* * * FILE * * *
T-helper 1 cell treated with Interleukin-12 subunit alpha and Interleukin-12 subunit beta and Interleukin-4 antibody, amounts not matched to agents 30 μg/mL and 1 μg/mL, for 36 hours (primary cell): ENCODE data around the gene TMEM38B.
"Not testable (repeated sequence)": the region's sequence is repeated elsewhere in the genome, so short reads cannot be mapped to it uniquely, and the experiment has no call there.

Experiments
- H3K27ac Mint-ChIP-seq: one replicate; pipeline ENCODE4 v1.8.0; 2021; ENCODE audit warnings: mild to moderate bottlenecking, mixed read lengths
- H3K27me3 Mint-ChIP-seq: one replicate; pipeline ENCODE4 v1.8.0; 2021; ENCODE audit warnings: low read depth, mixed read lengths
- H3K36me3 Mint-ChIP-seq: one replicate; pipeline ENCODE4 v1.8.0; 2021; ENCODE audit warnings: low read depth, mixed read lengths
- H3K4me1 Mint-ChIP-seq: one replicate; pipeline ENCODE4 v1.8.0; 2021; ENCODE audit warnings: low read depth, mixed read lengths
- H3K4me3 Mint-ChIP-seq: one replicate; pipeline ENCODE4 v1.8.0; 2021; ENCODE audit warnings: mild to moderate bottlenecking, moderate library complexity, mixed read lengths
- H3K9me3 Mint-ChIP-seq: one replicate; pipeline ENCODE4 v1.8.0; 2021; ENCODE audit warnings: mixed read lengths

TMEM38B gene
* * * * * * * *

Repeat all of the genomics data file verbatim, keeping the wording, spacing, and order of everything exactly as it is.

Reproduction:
T-helper 1 cell treated with Interleukin-12 subunit alpha and Interleukin-12 subunit beta and Interleukin-4 antibody, amounts not matched to agents 30 μg/mL and 1 μg/mL, for 36 hours (primary cell): ENCODE data around the gene TMEM38B.
"Not testable (repeated sequence)": the region's sequence is repeated elsewhere in the genome, so short reads cannot be mapped to it uniquely, and the experiment has no call there.

Experiments
- H3K27ac Mint-ChIP-seq: one replicate; pipeline ENCODE4 v1.8.0; 2021; ENCODE audit warnings: mild to moderate bottlenecking, mixed read lengths
- H3K27me3 Mint-ChIP-seq: one replicate; pipeline ENCODE4 v1.8.0; 2021; ENCODE audit warnings: low read depth, mixed read lengths
- H3K36me3 Mint-ChIP-seq: one replicate; pipeline ENCODE4 v1.8.0; 2021; ENCODE audit warnings: low read depth, mixed read lengths
- H3K4me1 Mint-ChIP-seq: one replicate; pipeline ENCODE4 v1.8.0; 2021; ENCODE audit warnings: low read depth, mixed read lengths
- H3K4me3 Mint-ChIP-seq: one replicate; pipeline ENCODE4 v1.8.0; 2021; ENCODE audit warnings: mild to moderate bottlenecking, moderate library complexity, mixed read lengths
- H3K9me3 Mint-ChIP-seq: one replicate; pipeline ENCODE4 v1.8.0; 2021; ENCODE audit warnings: mixed read lengths

TMEM38B gene